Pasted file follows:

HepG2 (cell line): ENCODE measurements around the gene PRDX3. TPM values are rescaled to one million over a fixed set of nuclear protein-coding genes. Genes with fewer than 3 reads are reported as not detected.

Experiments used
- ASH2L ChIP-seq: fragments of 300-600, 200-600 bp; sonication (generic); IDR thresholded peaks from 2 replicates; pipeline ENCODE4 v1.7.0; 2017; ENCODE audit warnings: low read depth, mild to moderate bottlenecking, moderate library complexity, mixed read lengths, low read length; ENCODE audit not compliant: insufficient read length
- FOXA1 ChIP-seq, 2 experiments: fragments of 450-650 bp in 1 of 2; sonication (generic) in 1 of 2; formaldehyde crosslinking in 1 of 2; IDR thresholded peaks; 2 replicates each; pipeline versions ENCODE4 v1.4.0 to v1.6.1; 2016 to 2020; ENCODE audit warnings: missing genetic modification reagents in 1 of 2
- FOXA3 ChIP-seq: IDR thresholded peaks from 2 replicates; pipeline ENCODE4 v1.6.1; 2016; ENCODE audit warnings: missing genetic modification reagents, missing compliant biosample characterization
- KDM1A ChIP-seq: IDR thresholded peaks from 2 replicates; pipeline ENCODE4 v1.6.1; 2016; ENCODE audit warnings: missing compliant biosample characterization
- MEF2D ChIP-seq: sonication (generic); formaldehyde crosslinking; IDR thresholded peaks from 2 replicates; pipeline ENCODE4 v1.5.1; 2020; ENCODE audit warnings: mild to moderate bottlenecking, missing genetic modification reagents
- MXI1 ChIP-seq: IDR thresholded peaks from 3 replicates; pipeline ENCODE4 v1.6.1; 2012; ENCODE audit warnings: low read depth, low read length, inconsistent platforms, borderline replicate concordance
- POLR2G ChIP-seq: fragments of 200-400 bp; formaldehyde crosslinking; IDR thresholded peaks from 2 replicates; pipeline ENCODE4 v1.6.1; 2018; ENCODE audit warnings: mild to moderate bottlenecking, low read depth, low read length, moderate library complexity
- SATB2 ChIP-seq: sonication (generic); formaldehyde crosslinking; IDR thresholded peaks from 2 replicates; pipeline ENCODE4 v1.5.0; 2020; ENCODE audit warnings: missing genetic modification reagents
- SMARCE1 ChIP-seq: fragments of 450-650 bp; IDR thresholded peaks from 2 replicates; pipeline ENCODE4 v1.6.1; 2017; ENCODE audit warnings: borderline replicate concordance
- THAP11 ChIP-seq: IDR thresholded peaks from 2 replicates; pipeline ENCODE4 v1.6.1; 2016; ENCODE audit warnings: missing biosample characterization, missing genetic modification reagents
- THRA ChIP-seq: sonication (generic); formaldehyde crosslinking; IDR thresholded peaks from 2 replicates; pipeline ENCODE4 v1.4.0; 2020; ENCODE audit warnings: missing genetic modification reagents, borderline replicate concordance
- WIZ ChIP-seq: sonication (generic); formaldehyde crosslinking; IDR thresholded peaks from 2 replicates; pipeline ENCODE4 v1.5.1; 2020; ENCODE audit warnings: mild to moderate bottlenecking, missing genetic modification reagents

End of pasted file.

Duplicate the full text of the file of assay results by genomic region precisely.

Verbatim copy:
HepG2 (cell line): ENCODE measurements around the gene PRDX3. TPM values are rescaled to one million over a fixed set of nuclear protein-coding genes. Genes with fewer than 3 reads are reported as not detected.

Experiments used
- ASH2L ChIP-seq: fragments of 300-600, 200-600 bp; sonication (generic); IDR thresholded peaks from 2 replicates; pipeline ENCODE4 v1.7.0; 2017; ENCODE audit warnings: low read depth, mild to moderate bottlenecking, moderate library complexity, mixed read lengths, low read length; ENCODE audit not compliant: insufficient read length
- FOXA1 ChIP-seq, 2 experiments: fragments of 450-650 bp in 1 of 2; sonication (generic) in 1 of 2; formaldehyde crosslinking in 1 of 2; IDR thresholded peaks; 2 replicates each; pipeline versions ENCODE4 v1.4.0 to v1.6.1; 2016 to 2020; ENCODE audit warnings: missing genetic modification reagents in 1 of 2
- FOXA3 ChIP-seq: IDR thresholded peaks from 2 replicates; pipeline ENCODE4 v1.6.1; 2016; ENCODE audit warnings: missing genetic modification reagents, missing compliant biosample characterization
- KDM1A ChIP-seq: IDR thresholded peaks from 2 replicates; pipeline ENCODE4 v1.6.1; 2016; ENCODE audit warnings: missing compliant biosample characterization
- MEF2D ChIP-seq: sonication (generic); formaldehyde crosslinking; IDR thresholded peaks from 2 replicates; pipeline ENCODE4 v1.5.1; 2020; ENCODE audit warnings: mild to moderate bottlenecking, missing genetic modification reagents
- MXI1 ChIP-seq: IDR thresholded peaks from 3 replicates; pipeline ENCODE4 v1.6.1; 2012; ENCODE audit warnings: low read depth, low read length, inconsistent platforms, borderline replicate concordance
- POLR2G ChIP-seq: fragments of 200-400 bp; formaldehyde crosslinking; IDR thresholded peaks from 2 replicates; pipeline ENCODE4 v1.6.1; 2018; ENCODE audit warnings: mild to moderate bottlenecking, low read depth, low read length, moderate library complexity
- SATB2 ChIP-seq: sonication (generic); formaldehyde crosslinking; IDR thresholded peaks from 2 replicates; pipeline ENCODE4 v1.5.0; 2020; ENCODE audit warnings: missing genetic modification reagents
- SMARCE1 ChIP-seq: fragments of 450-650 bp; IDR thresholded peaks from 2 replicates; pipeline ENCODE4 v1.6.1; 2017; ENCODE audit warnings: borderline replicate concordance
- THAP11 ChIP-seq: IDR thresholded peaks from 2 replicates; pipeline ENCODE4 v1.6.1; 2016; ENCODE audit warnings: missing biosample characterization, missing genetic modification reagents
- THRA ChIP-seq: sonication (generic); formaldehyde crosslinking; IDR thresholded peaks from 2 replicates; pipeline ENCODE4 v1.4.0; 2020; ENCODE audit warnings: missing genetic modification reagents, borderline replicate concordance
- WIZ ChIP-seq: sonication (generic); formaldehyde crosslinking; IDR thresholded peaks from 2 replicates; pipeline ENCODE4 v1.5.1; 2020; ENCODE audit warnings: mild to moderate bottlenecking, missing genetic modification reagents